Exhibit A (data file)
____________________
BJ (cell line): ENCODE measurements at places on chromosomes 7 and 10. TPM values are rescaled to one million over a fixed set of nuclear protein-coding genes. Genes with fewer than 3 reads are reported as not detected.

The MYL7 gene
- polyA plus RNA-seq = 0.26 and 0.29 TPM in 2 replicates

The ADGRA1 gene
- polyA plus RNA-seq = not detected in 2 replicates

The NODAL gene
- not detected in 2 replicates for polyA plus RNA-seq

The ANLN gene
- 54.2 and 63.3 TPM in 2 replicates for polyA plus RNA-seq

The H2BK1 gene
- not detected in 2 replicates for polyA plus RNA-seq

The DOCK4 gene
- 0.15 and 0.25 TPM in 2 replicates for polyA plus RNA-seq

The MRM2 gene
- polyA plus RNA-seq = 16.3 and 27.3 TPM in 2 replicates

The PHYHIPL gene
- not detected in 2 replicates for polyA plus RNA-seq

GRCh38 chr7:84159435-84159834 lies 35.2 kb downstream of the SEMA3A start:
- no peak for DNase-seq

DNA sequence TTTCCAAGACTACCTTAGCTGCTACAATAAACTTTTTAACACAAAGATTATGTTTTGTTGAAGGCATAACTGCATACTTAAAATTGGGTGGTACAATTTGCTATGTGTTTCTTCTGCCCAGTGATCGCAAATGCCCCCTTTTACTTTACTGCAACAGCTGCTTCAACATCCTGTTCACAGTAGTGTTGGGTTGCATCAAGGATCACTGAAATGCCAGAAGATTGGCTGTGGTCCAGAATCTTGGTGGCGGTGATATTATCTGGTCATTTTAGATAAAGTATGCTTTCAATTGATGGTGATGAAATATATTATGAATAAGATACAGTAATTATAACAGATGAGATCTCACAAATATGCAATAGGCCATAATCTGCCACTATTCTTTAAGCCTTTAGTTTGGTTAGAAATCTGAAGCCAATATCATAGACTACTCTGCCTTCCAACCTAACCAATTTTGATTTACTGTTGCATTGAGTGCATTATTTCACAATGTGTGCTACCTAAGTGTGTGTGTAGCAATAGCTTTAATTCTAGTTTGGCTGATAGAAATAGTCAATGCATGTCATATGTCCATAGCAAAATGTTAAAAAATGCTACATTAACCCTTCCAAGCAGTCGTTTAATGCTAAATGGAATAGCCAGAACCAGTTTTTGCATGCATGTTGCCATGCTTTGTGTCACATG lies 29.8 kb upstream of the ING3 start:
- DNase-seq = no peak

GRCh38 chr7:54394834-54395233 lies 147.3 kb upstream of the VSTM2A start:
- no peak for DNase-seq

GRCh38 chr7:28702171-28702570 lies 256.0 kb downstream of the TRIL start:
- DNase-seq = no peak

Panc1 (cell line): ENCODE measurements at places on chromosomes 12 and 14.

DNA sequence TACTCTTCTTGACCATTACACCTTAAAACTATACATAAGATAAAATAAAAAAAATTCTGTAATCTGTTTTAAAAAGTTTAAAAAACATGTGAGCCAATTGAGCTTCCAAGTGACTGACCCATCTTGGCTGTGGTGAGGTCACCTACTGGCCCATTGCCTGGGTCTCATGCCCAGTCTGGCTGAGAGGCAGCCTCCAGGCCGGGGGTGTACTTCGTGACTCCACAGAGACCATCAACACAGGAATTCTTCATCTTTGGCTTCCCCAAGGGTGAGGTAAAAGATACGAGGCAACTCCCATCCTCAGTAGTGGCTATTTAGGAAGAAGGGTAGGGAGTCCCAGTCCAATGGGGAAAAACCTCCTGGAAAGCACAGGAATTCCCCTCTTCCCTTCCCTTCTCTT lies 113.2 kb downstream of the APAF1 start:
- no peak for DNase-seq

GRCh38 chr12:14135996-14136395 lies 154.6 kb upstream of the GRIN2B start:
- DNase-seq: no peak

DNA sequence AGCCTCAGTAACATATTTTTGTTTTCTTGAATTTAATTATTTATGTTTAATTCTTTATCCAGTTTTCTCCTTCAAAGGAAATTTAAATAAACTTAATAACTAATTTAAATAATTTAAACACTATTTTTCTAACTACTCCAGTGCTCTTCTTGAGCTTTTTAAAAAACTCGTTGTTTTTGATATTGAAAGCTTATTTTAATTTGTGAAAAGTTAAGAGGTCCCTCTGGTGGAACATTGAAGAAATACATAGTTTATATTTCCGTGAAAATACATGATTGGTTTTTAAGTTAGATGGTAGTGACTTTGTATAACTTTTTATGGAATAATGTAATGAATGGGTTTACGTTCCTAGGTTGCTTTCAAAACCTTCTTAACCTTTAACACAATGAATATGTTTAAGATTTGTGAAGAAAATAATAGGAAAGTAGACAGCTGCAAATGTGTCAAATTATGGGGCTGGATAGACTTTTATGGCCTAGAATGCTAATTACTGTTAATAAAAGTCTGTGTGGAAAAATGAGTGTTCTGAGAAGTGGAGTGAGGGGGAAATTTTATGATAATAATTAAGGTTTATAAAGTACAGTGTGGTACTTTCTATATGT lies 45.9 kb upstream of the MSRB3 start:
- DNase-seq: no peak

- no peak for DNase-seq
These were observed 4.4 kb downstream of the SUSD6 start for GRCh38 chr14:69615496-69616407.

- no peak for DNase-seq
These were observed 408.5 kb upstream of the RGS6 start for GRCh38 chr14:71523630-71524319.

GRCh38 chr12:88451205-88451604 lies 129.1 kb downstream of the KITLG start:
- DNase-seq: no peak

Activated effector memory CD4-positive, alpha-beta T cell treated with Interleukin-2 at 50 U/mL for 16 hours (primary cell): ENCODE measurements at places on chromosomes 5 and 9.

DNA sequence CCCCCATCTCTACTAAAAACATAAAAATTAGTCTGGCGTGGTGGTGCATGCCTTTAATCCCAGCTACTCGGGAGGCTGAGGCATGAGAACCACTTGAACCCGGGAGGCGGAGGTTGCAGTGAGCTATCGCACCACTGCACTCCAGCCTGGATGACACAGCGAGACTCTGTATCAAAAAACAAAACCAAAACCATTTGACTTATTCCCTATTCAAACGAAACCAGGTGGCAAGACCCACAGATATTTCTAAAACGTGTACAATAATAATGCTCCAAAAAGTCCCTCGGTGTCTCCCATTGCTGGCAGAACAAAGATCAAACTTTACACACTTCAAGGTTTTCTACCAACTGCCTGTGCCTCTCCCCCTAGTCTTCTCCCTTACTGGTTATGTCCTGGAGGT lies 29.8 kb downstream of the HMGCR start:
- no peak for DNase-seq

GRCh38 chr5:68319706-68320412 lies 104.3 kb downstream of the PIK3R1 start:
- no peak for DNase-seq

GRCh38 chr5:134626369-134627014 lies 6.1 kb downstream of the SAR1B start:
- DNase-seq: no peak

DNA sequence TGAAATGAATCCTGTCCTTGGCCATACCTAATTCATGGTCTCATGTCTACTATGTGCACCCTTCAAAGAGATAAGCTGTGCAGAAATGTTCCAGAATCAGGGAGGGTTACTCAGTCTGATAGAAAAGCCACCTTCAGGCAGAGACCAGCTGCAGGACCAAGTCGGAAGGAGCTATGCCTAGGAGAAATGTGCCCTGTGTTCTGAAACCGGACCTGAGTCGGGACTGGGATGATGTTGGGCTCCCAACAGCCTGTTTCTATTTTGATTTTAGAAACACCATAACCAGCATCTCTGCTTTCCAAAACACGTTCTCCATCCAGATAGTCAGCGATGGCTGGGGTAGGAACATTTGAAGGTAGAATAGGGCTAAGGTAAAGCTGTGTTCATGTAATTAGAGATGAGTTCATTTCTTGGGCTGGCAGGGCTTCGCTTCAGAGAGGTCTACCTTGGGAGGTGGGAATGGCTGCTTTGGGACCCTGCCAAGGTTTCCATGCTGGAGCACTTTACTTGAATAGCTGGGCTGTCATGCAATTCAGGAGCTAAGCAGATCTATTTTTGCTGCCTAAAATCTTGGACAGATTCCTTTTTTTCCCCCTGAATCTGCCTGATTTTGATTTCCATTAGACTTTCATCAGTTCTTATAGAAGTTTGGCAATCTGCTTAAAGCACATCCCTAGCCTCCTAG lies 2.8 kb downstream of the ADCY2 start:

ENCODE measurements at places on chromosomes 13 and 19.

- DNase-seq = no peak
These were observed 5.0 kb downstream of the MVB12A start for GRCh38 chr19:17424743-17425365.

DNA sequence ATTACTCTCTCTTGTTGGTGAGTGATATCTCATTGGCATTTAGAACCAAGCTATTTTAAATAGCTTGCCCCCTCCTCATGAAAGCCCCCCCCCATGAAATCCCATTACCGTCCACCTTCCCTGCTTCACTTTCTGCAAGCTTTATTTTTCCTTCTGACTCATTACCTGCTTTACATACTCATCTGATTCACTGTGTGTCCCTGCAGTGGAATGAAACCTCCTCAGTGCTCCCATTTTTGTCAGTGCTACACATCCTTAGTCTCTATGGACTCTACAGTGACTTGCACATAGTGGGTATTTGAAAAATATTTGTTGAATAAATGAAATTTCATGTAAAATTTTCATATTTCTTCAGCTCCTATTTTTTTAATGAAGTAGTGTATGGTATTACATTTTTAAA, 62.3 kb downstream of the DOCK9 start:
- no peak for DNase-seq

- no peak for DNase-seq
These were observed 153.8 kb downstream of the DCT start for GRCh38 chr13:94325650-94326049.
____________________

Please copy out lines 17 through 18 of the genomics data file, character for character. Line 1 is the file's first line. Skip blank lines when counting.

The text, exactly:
- not detected in 2 replicates for polyA plus RNA-seq

GRCh38 chr7:84159435-84159834 lies 35.2 kb downstream of the SEMA3A start: